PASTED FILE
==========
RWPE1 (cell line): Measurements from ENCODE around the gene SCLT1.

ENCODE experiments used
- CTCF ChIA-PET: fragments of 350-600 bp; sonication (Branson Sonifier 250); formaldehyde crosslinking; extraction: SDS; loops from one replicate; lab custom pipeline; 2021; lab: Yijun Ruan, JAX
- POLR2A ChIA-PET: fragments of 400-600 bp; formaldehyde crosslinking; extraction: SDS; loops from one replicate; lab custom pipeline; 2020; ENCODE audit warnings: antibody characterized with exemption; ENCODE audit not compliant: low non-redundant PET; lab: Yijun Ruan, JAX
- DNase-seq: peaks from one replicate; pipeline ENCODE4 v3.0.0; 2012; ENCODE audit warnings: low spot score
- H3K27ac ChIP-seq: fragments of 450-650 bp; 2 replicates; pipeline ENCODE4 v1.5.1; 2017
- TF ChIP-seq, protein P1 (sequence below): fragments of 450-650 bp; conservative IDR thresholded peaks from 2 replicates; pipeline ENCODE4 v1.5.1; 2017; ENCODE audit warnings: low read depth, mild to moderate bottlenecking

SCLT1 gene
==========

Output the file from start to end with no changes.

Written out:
RWPE1 (cell line): Measurements from ENCODE around the gene SCLT1.

ENCODE experiments used
- CTCF ChIA-PET: fragments of 350-600 bp; sonication (Branson Sonifier 250); formaldehyde crosslinking; extraction: SDS; loops from one replicate; lab custom pipeline; 2021; lab: Yijun Ruan, JAX
- POLR2A ChIA-PET: fragments of 400-600 bp; formaldehyde crosslinking; extraction: SDS; loops from one replicate; lab custom pipeline; 2020; ENCODE audit warnings: antibody characterized with exemption; ENCODE audit not compliant: low non-redundant PET; lab: Yijun Ruan, JAX
- DNase-seq: peaks from one replicate; pipeline ENCODE4 v3.0.0; 2012; ENCODE audit warnings: low spot score
- H3K27ac ChIP-seq: fragments of 450-650 bp; 2 replicates; pipeline ENCODE4 v1.5.1; 2017
- TF ChIP-seq, protein P1 (sequence below): fragments of 450-650 bp; conservative IDR thresholded peaks from 2 replicates; pipeline ENCODE4 v1.5.1; 2017; ENCODE audit warnings: low read depth, mild to moderate bottlenecking

SCLT1 gene